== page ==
Please Let Us Be Little

Please let us be Little,
We’re Big soon enough.
Please give us some freedom
Before life gets tough

To drop a few things

Just to hear them go “thud,”
To stroke the soft grass,
To squish the cool mud,

To wander and wonder

And learn to make choices,
To practice small whispers
And try out big voices,

To touch with small fingers,

And feel with big hearts—
Let’s celebrate Little
Before the Big starts.

Those worksheets can wait.

Please postpone the tests.
Just help us keep growing
In ways we grow best.

That may mean small messes;

Forgive our big noise.
We can’t help but get swept
Away by our joys.

And when we feel frightened,

Please honor our fears.
(There’s much to get used to
In these early years.)

Don’t rush us to Big;

It’ll come fierce and fast.
Please let us be Little—
For Little won’t last.

    ~ Annie Reneau

I wrote this as our youngest child approaches his 5th birthday…as you can see, I’m feeling a bit nostalgic. 🙂

It’s so easy—especially with first children, who suddenly seem so big when younger siblings come along—to nudge preschoolers into Big Kid World. And with standardized testing for kindergarteners becoming more prevalent, I worry that the wonder years are being cut shorter and shorter in the name of early academics. 

Our first child was an academically precocious preschooler, and I remember thinking that was somehow beneficial. So I get it. But now that I’ve had three children go through those ages and seen how learning really plays out over time with different children, this is where my perspective on early education has landed:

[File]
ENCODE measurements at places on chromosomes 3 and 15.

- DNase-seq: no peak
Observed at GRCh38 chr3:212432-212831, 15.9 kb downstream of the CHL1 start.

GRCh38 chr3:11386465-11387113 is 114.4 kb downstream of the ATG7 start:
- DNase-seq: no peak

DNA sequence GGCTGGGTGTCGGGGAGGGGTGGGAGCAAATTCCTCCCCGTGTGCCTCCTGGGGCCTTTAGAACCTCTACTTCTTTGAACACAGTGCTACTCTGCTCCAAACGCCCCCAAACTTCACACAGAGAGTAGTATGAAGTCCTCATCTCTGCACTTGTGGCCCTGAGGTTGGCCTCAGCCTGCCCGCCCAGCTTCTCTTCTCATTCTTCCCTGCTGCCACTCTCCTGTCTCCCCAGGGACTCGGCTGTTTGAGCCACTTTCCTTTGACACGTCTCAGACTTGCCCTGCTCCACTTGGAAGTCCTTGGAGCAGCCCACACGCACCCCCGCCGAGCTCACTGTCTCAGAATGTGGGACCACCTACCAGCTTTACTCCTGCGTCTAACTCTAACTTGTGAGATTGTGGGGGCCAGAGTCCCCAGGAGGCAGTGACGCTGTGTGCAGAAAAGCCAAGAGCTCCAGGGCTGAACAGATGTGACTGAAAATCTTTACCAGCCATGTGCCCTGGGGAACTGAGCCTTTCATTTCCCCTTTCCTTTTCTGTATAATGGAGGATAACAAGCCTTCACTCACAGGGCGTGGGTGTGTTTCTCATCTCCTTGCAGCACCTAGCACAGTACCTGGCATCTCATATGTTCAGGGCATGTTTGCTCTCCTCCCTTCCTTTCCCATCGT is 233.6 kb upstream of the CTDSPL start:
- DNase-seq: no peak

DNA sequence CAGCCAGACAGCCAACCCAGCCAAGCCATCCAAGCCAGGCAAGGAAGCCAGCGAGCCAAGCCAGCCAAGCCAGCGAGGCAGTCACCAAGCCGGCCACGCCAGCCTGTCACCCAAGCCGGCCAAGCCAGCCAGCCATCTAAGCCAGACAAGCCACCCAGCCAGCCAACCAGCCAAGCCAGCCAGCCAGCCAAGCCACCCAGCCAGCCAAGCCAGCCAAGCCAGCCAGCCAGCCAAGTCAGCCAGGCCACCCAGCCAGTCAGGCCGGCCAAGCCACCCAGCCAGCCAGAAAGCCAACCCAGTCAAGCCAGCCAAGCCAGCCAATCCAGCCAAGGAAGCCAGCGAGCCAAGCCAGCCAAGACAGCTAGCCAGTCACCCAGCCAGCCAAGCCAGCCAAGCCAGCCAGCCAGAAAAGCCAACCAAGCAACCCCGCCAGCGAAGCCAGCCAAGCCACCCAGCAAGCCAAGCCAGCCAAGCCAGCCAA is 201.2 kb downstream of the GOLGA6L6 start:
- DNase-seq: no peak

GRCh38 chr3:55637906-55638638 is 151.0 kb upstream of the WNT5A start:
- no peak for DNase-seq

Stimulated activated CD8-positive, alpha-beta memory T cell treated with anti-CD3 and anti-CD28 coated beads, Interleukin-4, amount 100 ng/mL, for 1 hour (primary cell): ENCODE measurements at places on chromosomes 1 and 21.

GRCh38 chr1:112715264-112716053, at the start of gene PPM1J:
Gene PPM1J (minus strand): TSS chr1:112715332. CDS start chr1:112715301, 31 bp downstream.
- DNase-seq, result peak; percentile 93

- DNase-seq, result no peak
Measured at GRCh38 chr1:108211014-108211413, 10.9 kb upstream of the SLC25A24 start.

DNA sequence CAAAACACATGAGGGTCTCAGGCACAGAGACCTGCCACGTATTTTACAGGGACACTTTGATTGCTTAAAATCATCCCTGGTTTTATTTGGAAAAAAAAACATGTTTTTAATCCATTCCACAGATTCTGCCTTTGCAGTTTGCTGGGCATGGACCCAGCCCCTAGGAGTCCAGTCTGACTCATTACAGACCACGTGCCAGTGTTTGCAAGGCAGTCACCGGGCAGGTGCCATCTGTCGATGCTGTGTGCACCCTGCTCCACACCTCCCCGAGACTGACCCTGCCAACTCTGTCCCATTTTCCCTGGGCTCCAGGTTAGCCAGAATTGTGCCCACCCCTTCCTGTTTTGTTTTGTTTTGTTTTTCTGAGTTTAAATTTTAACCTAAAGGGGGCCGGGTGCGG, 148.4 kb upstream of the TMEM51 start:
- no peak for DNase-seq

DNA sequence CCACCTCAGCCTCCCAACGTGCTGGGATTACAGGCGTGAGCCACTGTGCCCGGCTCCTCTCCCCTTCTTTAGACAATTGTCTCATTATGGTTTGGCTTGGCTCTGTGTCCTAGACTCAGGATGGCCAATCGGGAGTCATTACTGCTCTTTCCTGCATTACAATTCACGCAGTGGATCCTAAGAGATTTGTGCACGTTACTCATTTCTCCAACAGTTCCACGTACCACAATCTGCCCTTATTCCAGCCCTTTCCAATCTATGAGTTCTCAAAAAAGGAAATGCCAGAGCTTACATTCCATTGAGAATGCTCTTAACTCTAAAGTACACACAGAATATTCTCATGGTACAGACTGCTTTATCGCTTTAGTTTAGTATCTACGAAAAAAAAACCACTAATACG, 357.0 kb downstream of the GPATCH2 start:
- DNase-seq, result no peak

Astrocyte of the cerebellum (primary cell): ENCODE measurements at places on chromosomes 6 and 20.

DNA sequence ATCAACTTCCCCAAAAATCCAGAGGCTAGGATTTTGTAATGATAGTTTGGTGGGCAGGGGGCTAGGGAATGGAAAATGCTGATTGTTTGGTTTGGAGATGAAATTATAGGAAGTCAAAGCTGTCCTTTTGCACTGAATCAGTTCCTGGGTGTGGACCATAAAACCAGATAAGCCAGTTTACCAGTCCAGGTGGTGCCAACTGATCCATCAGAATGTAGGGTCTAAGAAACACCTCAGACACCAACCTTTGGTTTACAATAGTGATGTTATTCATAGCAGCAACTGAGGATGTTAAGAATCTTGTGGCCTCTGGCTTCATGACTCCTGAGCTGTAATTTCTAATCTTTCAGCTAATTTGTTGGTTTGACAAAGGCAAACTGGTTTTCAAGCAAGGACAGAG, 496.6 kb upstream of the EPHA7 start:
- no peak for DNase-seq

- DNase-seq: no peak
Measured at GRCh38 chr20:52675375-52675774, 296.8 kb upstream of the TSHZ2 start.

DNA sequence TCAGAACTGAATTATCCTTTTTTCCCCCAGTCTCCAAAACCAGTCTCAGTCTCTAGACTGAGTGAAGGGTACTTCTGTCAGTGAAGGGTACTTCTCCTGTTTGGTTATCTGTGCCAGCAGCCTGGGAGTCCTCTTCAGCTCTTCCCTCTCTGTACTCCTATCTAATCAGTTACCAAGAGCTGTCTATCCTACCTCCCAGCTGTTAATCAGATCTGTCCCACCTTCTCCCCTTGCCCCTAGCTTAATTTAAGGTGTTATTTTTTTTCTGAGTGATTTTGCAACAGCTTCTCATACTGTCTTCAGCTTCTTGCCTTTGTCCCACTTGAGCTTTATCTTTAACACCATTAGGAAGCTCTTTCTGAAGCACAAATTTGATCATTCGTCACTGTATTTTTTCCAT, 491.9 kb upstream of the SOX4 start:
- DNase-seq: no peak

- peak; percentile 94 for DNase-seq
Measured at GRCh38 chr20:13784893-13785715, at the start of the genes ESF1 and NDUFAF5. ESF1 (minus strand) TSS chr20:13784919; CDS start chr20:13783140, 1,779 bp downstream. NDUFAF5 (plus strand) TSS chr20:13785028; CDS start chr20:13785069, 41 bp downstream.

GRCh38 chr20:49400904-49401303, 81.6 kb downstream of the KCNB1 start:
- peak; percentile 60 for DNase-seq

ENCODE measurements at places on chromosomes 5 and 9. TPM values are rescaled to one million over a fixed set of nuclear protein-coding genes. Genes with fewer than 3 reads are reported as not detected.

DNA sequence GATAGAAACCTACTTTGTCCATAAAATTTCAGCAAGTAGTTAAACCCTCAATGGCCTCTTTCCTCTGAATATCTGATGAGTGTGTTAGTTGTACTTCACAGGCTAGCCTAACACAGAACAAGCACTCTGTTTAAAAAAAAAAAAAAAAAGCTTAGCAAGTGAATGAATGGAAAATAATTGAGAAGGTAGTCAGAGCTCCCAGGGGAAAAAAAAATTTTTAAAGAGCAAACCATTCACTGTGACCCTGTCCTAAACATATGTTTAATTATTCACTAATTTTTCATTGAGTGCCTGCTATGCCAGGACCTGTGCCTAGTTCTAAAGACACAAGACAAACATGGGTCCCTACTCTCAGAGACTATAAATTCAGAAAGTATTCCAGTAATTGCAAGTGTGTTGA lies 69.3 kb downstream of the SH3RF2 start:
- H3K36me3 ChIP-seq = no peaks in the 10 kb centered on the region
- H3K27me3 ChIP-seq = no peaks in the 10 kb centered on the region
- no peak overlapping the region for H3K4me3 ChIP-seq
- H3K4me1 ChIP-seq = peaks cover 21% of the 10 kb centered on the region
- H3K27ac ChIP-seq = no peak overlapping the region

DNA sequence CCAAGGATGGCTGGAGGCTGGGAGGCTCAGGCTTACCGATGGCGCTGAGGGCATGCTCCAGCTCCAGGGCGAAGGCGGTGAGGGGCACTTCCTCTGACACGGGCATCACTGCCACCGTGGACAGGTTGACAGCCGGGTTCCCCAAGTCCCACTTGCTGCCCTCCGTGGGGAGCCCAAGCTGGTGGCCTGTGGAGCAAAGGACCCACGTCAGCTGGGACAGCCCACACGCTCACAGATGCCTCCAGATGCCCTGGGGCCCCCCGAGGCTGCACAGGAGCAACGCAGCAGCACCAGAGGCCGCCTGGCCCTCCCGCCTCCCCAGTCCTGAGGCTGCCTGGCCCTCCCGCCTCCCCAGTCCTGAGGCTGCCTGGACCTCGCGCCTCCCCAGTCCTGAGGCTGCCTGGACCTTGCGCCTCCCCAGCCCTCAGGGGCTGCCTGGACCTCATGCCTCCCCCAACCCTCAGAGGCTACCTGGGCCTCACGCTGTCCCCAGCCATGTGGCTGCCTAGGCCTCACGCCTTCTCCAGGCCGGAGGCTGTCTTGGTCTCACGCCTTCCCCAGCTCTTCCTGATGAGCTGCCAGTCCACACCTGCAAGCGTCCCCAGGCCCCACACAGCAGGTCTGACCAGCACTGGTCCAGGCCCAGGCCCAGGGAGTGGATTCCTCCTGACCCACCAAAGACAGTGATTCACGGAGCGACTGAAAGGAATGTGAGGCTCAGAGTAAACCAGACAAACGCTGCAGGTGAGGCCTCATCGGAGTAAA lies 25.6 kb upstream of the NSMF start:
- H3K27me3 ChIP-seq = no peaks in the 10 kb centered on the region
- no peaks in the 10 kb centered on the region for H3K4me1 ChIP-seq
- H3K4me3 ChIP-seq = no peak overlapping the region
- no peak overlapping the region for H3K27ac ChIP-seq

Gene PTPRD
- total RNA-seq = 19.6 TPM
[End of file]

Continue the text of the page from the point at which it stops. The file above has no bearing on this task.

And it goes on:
Preschoolers really only need to know two things: 1) They are truly loved and valued, and 2) The world is a wondrous, amazing place to explore. 

Given those two lenses and a child-friendly environment, everything is a learning experience in the early years. Preschoolers’ discoveries are so exciting, their joys so pure, their wonder so raw and immediate—they learn deeply and naturally, just being who they are. There’s no need to rush them through this stage of free exploration in the name of arbitrary academic standards. 

Kids in Finland don’t start formal schooling until age 7, and they have some of the highest test scores in the world by high school. Early learning isn’t about early academics. Early learning means giving preschoolers language for emotional expression, time and space to practice through play, a rich environment to explore, and the freedom to do so without pressure or coercion. 

If your oldest is a preschooler, relax. They’re younger than you think. Really. 

Don’t worry, Big is on its way. But let it take its time, because once it arrives, it’s around to stay. 

Little is just stopping over for a spell—enjoy its company before it flies away for good. 🙂

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Annie writes about life, motherhood, world issues, beautiful places, and anything else that tickles her brain. On good days, she enjoys juggling life with her husband and homeschooling her children. On bad days, she binges on chocolate chips and dreams of traveling the world alone.

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